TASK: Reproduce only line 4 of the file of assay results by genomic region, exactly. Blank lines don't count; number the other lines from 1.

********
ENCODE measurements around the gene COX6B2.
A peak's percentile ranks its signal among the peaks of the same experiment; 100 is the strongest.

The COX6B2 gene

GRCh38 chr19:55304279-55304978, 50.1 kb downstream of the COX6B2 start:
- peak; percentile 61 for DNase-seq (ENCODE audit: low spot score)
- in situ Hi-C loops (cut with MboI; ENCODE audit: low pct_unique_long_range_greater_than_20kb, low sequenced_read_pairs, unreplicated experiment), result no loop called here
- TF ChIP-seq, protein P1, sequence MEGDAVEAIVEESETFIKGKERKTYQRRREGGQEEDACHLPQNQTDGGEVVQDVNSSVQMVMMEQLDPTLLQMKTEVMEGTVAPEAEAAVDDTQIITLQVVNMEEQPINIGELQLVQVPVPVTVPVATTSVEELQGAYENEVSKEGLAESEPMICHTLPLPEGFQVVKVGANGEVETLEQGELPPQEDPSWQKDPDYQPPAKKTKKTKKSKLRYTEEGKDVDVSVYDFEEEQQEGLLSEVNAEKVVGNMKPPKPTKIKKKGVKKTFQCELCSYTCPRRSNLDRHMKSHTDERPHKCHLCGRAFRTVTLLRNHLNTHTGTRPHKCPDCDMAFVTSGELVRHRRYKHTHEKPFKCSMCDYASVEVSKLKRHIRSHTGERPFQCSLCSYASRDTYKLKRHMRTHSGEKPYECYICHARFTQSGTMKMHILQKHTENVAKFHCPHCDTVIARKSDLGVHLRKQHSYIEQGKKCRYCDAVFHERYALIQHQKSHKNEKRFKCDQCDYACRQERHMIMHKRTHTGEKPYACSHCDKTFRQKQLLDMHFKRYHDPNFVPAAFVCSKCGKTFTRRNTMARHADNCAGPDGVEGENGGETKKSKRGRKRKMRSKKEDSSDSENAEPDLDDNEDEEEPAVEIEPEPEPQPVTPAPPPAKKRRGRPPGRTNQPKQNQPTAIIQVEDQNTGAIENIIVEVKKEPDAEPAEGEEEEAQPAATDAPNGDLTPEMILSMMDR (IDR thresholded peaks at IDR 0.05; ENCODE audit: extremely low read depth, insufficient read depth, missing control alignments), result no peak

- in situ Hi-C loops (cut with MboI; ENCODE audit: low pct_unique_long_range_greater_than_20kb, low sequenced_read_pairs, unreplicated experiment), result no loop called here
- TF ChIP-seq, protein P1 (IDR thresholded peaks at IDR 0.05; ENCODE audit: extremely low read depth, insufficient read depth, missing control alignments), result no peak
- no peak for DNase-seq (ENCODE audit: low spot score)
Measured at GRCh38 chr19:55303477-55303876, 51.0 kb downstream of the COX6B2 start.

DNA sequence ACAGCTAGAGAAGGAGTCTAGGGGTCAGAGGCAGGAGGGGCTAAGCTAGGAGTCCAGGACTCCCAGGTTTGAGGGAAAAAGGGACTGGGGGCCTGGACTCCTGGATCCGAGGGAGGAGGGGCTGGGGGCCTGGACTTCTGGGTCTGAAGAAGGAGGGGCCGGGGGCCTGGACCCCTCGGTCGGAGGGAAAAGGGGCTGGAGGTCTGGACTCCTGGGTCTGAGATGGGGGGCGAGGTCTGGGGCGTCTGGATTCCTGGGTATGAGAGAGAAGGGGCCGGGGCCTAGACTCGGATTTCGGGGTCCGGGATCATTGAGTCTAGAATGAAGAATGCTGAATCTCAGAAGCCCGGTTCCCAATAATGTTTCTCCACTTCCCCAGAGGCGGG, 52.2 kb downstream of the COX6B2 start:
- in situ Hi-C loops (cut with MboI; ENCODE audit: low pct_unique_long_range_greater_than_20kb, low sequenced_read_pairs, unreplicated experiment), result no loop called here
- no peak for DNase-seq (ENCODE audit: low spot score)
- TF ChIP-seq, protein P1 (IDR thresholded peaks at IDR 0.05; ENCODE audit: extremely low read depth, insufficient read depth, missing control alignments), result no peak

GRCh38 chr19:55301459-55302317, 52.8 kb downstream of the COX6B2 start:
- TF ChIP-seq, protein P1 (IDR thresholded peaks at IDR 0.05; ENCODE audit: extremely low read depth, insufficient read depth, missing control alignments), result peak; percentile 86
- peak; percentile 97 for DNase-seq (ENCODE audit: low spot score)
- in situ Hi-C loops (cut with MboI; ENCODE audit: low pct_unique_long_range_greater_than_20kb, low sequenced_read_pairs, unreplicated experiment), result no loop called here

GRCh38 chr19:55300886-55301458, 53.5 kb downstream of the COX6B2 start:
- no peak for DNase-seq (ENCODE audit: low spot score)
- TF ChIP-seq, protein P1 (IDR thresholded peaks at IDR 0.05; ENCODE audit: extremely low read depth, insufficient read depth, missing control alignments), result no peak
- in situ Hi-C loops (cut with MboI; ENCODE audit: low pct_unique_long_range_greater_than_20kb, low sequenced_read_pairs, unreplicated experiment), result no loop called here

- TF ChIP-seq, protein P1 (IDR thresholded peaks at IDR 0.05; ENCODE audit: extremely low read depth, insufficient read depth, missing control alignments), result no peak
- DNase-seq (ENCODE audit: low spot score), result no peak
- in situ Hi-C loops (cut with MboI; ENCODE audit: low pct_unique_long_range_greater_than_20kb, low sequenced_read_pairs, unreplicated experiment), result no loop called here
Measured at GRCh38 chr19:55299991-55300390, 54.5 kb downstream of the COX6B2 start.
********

GRCh38 chr19:55304279-55304978, 50.1 kb downstream of the COX6B2 start: